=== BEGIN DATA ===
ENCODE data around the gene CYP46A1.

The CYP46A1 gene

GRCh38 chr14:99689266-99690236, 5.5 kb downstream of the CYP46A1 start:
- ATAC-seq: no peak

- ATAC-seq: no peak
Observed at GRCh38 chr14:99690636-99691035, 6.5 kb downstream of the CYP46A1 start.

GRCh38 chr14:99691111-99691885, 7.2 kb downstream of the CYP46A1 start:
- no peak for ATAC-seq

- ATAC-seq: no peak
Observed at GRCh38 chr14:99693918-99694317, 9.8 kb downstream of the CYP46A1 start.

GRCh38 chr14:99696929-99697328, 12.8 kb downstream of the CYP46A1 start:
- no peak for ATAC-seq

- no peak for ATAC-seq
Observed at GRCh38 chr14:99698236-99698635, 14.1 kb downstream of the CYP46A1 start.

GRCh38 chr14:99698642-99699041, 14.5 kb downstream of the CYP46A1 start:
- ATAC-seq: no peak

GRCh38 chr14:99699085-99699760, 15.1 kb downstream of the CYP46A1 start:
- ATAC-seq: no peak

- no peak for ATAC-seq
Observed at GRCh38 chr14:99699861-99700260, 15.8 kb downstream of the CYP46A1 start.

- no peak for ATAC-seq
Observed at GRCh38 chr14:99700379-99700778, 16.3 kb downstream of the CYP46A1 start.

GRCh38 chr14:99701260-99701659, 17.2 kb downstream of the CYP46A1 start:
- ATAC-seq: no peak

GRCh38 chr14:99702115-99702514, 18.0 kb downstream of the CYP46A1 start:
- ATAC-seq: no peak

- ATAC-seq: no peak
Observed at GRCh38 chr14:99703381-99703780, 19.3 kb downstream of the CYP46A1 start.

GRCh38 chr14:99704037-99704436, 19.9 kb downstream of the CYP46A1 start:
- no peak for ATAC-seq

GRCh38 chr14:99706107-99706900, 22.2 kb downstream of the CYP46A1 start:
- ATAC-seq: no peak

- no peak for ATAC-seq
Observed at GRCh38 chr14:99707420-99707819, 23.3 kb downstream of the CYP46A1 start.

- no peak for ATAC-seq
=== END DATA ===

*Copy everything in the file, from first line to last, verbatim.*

ENCODE data around the gene CYP46A1.

The CYP46A1 gene

GRCh38 chr14:99689266-99690236, 5.5 kb downstream of the CYP46A1 start:
- ATAC-seq: no peak

- ATAC-seq: no peak
Observed at GRCh38 chr14:99690636-99691035, 6.5 kb downstream of the CYP46A1 start.

GRCh38 chr14:99691111-99691885, 7.2 kb downstream of the CYP46A1 start:
- no peak for ATAC-seq

- ATAC-seq: no peak
Observed at GRCh38 chr14:99693918-99694317, 9.8 kb downstream of the CYP46A1 start.

GRCh38 chr14:99696929-99697328, 12.8 kb downstream of the CYP46A1 start:
- no peak for ATAC-seq

- no peak for ATAC-seq
Observed at GRCh38 chr14:99698236-99698635, 14.1 kb downstream of the CYP46A1 start.

GRCh38 chr14:99698642-99699041, 14.5 kb downstream of the CYP46A1 start:
- ATAC-seq: no peak

GRCh38 chr14:99699085-99699760, 15.1 kb downstream of the CYP46A1 start:
- ATAC-seq: no peak

- no peak for ATAC-seq
Observed at GRCh38 chr14:99699861-99700260, 15.8 kb downstream of the CYP46A1 start.

- no peak for ATAC-seq
Observed at GRCh38 chr14:99700379-99700778, 16.3 kb downstream of the CYP46A1 start.

GRCh38 chr14:99701260-99701659, 17.2 kb downstream of the CYP46A1 start:
- ATAC-seq: no peak

GRCh38 chr14:99702115-99702514, 18.0 kb downstream of the CYP46A1 start:
- ATAC-seq: no peak

- ATAC-seq: no peak
Observed at GRCh38 chr14:99703381-99703780, 19.3 kb downstream of the CYP46A1 start.

GRCh38 chr14:99704037-99704436, 19.9 kb downstream of the CYP46A1 start:
- no peak for ATAC-seq

GRCh38 chr14:99706107-99706900, 22.2 kb downstream of the CYP46A1 start:
- ATAC-seq: no peak

- no peak for ATAC-seq
Observed at GRCh38 chr14:99707420-99707819, 23.3 kb downstream of the CYP46A1 start.

- no peak for ATAC-seq